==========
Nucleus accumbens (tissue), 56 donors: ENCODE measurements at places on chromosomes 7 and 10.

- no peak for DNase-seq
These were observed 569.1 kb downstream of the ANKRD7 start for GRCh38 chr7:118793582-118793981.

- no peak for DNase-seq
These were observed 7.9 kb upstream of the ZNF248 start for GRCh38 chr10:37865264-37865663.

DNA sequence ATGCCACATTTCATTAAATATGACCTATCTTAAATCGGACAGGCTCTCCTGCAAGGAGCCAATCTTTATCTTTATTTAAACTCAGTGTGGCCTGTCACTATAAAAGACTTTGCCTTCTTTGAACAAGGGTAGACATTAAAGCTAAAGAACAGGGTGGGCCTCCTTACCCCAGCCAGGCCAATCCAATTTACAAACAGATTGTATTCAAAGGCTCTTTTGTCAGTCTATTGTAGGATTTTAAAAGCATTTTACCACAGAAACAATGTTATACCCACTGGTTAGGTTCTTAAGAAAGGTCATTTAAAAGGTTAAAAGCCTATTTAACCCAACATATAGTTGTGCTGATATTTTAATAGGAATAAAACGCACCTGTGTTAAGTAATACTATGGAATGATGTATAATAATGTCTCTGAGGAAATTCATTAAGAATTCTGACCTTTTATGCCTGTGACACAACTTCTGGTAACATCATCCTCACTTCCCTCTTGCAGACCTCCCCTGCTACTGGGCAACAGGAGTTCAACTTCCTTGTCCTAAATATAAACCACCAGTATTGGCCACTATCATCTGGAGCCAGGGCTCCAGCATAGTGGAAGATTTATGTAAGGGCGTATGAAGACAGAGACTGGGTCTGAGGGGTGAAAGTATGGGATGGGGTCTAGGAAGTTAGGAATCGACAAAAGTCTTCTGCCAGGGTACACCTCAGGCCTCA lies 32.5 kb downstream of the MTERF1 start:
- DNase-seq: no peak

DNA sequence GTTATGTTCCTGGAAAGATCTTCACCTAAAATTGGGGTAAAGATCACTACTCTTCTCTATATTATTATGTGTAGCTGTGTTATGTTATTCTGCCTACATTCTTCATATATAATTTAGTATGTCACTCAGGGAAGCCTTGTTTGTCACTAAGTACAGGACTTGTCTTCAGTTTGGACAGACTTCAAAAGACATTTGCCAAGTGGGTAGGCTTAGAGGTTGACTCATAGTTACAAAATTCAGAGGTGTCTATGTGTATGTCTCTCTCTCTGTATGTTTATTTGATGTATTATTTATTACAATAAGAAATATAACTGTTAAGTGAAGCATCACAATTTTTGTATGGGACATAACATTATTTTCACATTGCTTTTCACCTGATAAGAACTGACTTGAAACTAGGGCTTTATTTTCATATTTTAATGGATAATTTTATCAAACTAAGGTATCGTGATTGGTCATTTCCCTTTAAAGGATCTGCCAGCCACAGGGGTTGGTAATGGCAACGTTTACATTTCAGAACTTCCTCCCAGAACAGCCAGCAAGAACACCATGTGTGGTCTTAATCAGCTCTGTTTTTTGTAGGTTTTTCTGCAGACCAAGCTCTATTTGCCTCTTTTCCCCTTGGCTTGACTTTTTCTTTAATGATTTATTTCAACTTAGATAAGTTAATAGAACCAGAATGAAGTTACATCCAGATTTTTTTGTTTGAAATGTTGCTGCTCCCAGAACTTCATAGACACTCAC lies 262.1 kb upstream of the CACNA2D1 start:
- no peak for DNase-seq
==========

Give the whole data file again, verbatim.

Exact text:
Nucleus accumbens (tissue), 56 donors: ENCODE measurements at places on chromosomes 7 and 10.

- no peak for DNase-seq
These were observed 569.1 kb downstream of the ANKRD7 start for GRCh38 chr7:118793582-118793981.

- no peak for DNase-seq
These were observed 7.9 kb upstream of the ZNF248 start for GRCh38 chr10:37865264-37865663.

DNA sequence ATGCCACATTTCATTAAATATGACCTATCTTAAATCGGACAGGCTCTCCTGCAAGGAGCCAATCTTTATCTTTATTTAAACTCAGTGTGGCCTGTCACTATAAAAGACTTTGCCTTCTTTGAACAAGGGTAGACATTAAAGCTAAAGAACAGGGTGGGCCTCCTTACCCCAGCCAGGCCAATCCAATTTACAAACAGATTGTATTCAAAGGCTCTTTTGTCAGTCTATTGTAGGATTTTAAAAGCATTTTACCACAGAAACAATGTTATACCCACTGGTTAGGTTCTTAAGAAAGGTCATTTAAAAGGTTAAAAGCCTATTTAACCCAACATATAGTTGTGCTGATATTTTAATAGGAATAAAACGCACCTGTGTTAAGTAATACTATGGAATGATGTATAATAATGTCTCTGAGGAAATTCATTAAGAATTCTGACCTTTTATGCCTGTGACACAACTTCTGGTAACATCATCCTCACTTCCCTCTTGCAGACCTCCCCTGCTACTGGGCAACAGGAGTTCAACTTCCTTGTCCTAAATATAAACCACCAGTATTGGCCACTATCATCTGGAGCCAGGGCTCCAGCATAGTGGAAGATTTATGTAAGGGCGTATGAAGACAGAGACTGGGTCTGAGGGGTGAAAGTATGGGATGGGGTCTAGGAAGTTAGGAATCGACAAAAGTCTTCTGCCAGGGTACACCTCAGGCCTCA lies 32.5 kb downstream of the MTERF1 start:
- DNase-seq: no peak

DNA sequence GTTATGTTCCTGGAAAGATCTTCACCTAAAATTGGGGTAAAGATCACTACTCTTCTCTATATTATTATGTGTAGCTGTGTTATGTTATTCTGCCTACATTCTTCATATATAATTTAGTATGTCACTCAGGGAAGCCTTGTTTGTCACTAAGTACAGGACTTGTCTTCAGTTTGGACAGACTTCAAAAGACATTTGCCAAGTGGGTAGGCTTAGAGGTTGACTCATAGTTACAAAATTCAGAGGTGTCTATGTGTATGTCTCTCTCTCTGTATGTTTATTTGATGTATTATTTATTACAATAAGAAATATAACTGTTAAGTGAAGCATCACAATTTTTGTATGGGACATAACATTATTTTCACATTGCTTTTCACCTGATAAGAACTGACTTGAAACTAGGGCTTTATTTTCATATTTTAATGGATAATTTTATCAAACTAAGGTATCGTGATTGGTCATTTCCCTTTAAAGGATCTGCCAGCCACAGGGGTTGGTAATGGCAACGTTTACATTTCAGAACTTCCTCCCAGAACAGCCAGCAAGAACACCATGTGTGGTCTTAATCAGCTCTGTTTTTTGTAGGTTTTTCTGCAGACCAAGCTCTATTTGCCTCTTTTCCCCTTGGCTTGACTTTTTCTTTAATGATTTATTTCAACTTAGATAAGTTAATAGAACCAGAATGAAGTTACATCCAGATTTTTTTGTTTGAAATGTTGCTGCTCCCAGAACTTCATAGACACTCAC lies 262.1 kb upstream of the CACNA2D1 start:
- no peak for DNase-seq